Weight can fluctuate daily due to the amount of fluid we retain. Foods high in sodium, menstrual cycles, medications, and lack of bowel movements can increase fluid retention can skew your weight. The good thing about working out is that with consistency over time, the real story gets revealed. If your weight creeps up after two or three weeks, you have been eating more calories than burning, and of course, this comes with the small exception where real medical attention might be needed.
When measuring progress, I like going about it by measuring the inches lost, expressed energy levels, fitting clothing, or body fat measurements if proper tools happen to be available.
Gaining lean muscle through strength training is another way to gauge progress. For example, if you have gained a pound of lean muscle, this is far different from gaining a pound of fat. Gaining muscle is beneficial to both your metabolism and overall strength. By consistently burning more calories than you consume, muscle gain will eventually taper off; however, fat loss will continue, and that scale will ultimately capture the results.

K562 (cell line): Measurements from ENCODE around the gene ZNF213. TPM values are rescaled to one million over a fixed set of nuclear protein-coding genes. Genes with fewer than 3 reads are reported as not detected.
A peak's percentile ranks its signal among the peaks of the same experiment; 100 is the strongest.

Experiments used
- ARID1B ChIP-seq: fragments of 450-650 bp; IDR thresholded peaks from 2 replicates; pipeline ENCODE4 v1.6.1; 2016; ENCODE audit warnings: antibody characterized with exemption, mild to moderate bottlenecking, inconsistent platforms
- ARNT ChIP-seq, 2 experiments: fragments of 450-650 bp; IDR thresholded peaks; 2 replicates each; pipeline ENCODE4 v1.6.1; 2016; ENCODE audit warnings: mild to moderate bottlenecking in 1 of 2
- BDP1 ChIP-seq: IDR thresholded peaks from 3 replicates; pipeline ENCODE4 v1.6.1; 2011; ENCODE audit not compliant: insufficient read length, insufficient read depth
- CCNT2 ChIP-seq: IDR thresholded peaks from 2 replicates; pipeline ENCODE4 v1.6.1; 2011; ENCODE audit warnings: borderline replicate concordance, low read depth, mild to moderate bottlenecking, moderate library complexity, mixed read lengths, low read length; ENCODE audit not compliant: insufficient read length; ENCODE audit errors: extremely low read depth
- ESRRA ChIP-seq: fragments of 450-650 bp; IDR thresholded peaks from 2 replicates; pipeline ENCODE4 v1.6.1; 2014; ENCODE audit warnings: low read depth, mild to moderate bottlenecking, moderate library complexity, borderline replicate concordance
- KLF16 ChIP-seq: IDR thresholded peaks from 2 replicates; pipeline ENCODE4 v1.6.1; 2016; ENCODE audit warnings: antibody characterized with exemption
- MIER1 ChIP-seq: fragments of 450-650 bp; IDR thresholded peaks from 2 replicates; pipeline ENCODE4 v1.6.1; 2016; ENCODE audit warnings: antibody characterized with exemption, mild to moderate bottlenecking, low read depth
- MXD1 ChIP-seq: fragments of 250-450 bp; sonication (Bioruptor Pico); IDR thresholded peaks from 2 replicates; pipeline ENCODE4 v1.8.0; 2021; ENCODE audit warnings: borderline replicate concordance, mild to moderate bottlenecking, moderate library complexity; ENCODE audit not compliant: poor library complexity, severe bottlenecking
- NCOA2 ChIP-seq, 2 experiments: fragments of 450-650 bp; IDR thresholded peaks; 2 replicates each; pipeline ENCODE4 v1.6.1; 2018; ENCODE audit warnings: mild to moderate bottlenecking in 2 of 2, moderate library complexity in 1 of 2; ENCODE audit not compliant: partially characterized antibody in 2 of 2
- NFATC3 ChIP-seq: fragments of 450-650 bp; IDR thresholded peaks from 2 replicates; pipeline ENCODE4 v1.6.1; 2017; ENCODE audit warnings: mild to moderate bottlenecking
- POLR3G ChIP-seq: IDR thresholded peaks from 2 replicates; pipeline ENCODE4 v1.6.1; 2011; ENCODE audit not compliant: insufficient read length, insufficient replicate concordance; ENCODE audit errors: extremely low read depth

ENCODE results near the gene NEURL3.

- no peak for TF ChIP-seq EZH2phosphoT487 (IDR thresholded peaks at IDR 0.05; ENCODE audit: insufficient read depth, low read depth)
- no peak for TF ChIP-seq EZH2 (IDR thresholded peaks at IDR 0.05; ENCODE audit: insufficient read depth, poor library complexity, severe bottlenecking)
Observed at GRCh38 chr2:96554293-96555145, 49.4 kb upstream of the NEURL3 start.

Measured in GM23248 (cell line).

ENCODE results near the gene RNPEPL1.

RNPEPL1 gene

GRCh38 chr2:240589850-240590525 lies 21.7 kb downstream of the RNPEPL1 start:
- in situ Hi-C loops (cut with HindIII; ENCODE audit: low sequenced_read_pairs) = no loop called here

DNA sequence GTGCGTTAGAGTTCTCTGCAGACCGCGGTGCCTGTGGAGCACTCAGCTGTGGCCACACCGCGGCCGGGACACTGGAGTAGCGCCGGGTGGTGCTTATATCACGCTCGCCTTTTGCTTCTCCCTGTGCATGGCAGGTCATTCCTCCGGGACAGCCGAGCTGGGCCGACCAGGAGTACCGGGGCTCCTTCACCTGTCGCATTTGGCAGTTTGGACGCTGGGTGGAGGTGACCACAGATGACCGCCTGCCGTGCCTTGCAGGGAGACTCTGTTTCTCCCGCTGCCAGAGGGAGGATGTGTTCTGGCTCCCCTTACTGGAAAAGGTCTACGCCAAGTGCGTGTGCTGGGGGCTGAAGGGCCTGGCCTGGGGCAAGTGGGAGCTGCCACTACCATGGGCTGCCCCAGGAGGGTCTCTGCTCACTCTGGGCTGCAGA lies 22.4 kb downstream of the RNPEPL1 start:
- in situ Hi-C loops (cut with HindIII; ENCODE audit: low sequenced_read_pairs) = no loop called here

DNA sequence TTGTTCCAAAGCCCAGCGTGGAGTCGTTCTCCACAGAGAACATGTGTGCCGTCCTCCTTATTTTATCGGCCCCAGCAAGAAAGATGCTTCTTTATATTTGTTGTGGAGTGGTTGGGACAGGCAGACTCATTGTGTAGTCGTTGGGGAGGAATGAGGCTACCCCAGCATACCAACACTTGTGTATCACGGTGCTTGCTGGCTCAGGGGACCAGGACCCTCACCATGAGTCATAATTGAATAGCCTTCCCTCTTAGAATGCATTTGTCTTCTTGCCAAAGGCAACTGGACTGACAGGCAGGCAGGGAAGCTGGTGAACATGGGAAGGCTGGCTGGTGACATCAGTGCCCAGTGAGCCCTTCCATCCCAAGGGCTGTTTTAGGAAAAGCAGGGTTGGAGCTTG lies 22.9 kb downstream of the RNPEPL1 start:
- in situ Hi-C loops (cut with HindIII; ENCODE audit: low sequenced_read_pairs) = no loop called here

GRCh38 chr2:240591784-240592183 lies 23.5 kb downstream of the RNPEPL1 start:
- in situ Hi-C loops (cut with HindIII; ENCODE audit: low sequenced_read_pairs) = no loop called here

Weighing yourself at least once a week will help keep you in check to make proper adjustments. To minimize fluctuations follow these few tips:
Fluctuations can happen due to many factors such as lack of sleep, dehydration, inconsistent eating, high sodium foods, and let's not forget losing the fight against self and will power. Keeping your eye on the prize will always help you stay away from any distractions during the process.
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